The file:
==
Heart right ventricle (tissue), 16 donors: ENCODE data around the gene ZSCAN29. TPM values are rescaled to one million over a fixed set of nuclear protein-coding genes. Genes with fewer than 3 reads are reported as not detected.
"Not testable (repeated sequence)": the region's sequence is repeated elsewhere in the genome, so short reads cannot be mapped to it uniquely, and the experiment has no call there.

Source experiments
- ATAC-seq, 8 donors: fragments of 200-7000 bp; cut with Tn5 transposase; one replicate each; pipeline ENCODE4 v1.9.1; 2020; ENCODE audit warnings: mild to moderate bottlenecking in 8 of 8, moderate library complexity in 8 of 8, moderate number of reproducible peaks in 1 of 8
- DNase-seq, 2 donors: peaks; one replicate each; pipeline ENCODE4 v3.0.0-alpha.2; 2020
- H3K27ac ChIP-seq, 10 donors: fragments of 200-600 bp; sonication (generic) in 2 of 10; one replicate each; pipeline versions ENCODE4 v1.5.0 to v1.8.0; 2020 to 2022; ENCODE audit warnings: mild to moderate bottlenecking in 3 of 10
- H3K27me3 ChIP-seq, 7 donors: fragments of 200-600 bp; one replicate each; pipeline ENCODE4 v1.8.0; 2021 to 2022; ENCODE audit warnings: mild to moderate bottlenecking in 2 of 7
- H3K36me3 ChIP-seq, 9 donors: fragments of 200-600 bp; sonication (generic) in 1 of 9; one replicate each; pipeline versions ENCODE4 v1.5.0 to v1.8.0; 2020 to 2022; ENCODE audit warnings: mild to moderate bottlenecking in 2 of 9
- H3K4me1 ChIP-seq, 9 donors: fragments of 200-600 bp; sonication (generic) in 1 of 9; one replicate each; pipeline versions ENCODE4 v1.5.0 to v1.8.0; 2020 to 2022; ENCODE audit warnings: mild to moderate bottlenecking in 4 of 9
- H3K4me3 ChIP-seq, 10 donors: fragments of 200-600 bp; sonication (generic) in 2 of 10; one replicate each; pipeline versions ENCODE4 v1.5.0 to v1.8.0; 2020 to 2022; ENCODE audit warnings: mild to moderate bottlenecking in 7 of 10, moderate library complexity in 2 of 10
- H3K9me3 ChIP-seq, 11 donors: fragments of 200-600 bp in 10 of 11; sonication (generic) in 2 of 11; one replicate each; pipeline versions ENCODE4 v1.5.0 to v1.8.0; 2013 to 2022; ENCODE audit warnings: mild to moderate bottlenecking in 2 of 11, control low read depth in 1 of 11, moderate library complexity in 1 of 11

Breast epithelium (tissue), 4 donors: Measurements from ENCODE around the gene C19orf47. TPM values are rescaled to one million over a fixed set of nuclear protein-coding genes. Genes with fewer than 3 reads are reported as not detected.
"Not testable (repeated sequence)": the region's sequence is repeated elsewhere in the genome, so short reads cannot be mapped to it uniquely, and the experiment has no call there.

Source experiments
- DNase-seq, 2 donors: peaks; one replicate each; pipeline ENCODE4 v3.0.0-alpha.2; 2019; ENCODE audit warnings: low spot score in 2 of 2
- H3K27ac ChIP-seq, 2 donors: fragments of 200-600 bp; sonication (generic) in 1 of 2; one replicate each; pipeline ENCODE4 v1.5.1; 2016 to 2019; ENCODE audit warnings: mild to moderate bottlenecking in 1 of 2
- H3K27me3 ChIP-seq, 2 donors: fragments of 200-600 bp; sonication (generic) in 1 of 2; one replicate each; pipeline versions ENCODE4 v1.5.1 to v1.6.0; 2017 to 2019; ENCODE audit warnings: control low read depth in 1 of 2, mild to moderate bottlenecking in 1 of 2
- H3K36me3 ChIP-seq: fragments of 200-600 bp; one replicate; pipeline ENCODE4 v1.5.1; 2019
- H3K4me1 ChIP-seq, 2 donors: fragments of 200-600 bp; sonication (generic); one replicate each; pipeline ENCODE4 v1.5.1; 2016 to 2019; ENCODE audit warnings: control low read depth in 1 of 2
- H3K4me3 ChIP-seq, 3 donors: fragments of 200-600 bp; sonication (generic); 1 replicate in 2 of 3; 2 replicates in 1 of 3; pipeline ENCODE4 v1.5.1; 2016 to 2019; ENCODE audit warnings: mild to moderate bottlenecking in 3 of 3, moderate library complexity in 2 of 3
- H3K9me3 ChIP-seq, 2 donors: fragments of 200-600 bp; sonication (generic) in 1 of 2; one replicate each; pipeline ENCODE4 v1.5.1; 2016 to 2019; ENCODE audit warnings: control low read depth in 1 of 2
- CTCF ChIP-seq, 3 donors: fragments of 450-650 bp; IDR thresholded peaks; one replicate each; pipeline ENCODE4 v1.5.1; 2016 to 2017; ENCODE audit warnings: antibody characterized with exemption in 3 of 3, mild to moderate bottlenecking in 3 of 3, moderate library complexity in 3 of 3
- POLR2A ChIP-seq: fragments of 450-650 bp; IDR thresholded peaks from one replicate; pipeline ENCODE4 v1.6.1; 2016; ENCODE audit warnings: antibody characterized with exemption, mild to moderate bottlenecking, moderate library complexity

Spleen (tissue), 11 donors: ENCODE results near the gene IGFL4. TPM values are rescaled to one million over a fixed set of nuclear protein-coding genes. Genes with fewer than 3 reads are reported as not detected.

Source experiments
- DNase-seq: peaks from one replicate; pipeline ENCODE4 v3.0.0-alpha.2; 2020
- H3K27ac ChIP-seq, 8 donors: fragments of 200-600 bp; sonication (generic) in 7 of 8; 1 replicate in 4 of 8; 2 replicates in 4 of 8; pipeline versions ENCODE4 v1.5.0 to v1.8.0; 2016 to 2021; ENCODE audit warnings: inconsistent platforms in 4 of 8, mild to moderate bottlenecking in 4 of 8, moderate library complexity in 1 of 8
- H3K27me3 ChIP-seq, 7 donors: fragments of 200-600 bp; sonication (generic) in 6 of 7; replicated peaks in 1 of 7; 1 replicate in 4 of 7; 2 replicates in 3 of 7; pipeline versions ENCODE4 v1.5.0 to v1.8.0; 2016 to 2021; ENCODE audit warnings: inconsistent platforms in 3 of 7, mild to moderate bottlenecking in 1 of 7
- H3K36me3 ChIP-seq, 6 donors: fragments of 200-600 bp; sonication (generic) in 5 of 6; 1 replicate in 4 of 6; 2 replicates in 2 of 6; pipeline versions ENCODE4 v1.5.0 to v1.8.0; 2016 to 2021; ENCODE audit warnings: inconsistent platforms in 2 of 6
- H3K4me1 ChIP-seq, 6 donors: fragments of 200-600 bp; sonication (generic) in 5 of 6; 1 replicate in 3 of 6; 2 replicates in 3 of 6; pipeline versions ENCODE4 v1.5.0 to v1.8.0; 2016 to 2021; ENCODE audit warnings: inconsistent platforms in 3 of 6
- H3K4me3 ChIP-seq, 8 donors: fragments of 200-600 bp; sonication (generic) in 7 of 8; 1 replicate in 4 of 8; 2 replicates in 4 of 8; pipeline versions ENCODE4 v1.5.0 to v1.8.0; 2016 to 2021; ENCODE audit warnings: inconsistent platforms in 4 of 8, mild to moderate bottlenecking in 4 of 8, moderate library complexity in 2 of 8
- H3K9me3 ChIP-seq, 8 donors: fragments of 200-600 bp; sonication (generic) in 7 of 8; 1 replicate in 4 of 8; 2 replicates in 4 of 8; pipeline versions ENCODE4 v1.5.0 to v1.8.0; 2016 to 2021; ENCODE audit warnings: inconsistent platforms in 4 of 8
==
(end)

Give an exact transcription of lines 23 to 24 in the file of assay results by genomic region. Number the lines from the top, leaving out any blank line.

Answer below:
- POLR2A ChIP-seq: fragments of 450-650 bp; IDR thresholded peaks from one replicate; pipeline ENCODE4 v1.6.1; 2016; ENCODE audit warnings: antibody characterized with exemption, mild to moderate bottlenecking, moderate library complexity

Spleen (tissue), 11 donors: ENCODE results near the gene IGFL4. TPM values are rescaled to one million over a fixed set of nuclear protein-coding genes. Genes with fewer than 3 reads are reported as not detected.